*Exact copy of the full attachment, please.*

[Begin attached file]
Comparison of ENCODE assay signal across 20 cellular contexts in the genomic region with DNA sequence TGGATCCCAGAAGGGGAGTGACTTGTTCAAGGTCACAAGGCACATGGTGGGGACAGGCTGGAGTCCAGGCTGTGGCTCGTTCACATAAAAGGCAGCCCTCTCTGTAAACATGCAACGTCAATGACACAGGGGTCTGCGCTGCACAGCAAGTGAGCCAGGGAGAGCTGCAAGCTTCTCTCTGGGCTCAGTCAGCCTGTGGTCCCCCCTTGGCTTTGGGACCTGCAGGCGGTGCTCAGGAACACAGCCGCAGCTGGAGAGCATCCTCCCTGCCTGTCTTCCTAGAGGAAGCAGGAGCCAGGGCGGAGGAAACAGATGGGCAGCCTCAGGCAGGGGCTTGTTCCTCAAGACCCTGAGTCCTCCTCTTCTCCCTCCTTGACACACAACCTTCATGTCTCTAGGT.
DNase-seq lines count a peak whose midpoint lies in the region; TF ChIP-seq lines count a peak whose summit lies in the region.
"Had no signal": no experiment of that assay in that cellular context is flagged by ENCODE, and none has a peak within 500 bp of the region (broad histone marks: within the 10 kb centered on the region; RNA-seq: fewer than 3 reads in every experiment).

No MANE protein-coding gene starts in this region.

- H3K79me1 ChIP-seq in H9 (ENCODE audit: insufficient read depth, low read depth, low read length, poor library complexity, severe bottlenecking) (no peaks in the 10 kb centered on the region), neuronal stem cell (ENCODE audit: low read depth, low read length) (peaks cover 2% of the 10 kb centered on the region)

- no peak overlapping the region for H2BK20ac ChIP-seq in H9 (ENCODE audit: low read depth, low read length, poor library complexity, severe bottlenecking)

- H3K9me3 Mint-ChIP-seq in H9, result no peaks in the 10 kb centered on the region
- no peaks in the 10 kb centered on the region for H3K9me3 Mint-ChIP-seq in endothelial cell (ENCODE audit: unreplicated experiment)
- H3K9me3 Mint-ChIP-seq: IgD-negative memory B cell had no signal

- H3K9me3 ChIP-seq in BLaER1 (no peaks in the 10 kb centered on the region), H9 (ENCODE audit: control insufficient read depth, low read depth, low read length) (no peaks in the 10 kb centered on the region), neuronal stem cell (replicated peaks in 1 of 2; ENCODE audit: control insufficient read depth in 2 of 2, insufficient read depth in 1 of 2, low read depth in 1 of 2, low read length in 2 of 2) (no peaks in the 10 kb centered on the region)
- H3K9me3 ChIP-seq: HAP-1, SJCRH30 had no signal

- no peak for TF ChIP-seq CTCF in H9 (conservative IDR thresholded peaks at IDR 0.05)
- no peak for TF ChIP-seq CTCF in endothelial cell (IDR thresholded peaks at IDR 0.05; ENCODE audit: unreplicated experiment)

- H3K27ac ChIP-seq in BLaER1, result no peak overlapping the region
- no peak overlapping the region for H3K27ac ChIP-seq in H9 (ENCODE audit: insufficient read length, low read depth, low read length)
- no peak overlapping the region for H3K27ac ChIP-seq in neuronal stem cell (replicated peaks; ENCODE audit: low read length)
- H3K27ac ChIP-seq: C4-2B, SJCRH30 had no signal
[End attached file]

Comparison of ENCODE assay signal across 20 cellular contexts in the genomic region with DNA sequence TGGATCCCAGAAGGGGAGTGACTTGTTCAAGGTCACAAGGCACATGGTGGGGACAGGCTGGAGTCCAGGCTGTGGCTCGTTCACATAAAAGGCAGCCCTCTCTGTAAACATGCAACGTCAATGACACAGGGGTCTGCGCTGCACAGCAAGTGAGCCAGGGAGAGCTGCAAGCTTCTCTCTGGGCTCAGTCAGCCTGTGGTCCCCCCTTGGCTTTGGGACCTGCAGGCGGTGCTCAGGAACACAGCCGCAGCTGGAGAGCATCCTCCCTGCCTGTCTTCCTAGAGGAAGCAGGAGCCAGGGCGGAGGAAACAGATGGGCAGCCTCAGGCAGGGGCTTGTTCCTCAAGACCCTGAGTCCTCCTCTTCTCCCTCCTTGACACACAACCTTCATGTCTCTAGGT.
DNase-seq lines count a peak whose midpoint lies in the region; TF ChIP-seq lines count a peak whose summit lies in the region.
"Had no signal": no experiment of that assay in that cellular context is flagged by ENCODE, and none has a peak within 500 bp of the region (broad histone marks: within the 10 kb centered on the region; RNA-seq: fewer than 3 reads in every experiment).

No MANE protein-coding gene starts in this region.

- H3K79me1 ChIP-seq in H9 (ENCODE audit: insufficient read depth, low read depth, low read length, poor library complexity, severe bottlenecking) (no peaks in the 10 kb centered on the region), neuronal stem cell (ENCODE audit: low read depth, low read length) (peaks cover 2% of the 10 kb centered on the region)

- no peak overlapping the region for H2BK20ac ChIP-seq in H9 (ENCODE audit: low read depth, low read length, poor library complexity, severe bottlenecking)

- H3K9me3 Mint-ChIP-seq in H9, result no peaks in the 10 kb centered on the region
- no peaks in the 10 kb centered on the region for H3K9me3 Mint-ChIP-seq in endothelial cell (ENCODE audit: unreplicated experiment)
- H3K9me3 Mint-ChIP-seq: IgD-negative memory B cell had no signal

- H3K9me3 ChIP-seq in BLaER1 (no peaks in the 10 kb centered on the region), H9 (ENCODE audit: control insufficient read depth, low read depth, low read length) (no peaks in the 10 kb centered on the region), neuronal stem cell (replicated peaks in 1 of 2; ENCODE audit: control insufficient read depth in 2 of 2, insufficient read depth in 1 of 2, low read depth in 1 of 2, low read length in 2 of 2) (no peaks in the 10 kb centered on the region)
- H3K9me3 ChIP-seq: HAP-1, SJCRH30 had no signal

- no peak for TF ChIP-seq CTCF in H9 (conservative IDR thresholded peaks at IDR 0.05)
- no peak for TF ChIP-seq CTCF in endothelial cell (IDR thresholded peaks at IDR 0.05; ENCODE audit: unreplicated experiment)

- H3K27ac ChIP-seq in BLaER1, result no peak overlapping the region
- no peak overlapping the region for H3K27ac ChIP-seq in H9 (ENCODE audit: insufficient read length, low read depth, low read length)
- no peak overlapping the region for H3K27ac ChIP-seq in neuronal stem cell (replicated peaks; ENCODE audit: low read length)
- H3K27ac ChIP-seq: C4-2B, SJCRH30 had no signal